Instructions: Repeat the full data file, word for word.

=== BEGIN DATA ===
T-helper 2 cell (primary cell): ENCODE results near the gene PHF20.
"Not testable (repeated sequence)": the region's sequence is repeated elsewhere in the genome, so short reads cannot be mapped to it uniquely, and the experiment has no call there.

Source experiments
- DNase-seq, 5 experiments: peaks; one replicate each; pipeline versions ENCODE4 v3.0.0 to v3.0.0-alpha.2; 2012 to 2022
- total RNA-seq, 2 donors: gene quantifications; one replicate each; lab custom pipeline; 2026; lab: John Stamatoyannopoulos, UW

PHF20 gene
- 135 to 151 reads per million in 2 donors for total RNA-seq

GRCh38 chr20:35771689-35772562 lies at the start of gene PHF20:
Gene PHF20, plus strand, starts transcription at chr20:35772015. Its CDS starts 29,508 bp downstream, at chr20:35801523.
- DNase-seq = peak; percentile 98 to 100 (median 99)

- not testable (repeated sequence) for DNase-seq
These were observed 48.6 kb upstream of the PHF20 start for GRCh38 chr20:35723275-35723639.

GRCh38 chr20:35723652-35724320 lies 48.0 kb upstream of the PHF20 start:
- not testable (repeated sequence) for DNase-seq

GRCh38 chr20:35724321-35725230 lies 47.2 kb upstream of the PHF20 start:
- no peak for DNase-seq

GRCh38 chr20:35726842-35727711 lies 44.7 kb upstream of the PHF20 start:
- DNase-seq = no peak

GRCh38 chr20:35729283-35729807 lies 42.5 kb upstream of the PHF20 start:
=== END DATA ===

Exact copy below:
T-helper 2 cell (primary cell): ENCODE results near the gene PHF20.
"Not testable (repeated sequence)": the region's sequence is repeated elsewhere in the genome, so short reads cannot be mapped to it uniquely, and the experiment has no call there.

Source experiments
- DNase-seq, 5 experiments: peaks; one replicate each; pipeline versions ENCODE4 v3.0.0 to v3.0.0-alpha.2; 2012 to 2022
- total RNA-seq, 2 donors: gene quantifications; one replicate each; lab custom pipeline; 2026; lab: John Stamatoyannopoulos, UW

PHF20 gene
- 135 to 151 reads per million in 2 donors for total RNA-seq

GRCh38 chr20:35771689-35772562 lies at the start of gene PHF20:
Gene PHF20, plus strand, starts transcription at chr20:35772015. Its CDS starts 29,508 bp downstream, at chr20:35801523.
- DNase-seq = peak; percentile 98 to 100 (median 99)

- not testable (repeated sequence) for DNase-seq
These were observed 48.6 kb upstream of the PHF20 start for GRCh38 chr20:35723275-35723639.

GRCh38 chr20:35723652-35724320 lies 48.0 kb upstream of the PHF20 start:
- not testable (repeated sequence) for DNase-seq

GRCh38 chr20:35724321-35725230 lies 47.2 kb upstream of the PHF20 start:
- no peak for DNase-seq

GRCh38 chr20:35726842-35727711 lies 44.7 kb upstream of the PHF20 start:
- DNase-seq = no peak

GRCh38 chr20:35729283-35729807 lies 42.5 kb upstream of the PHF20 start: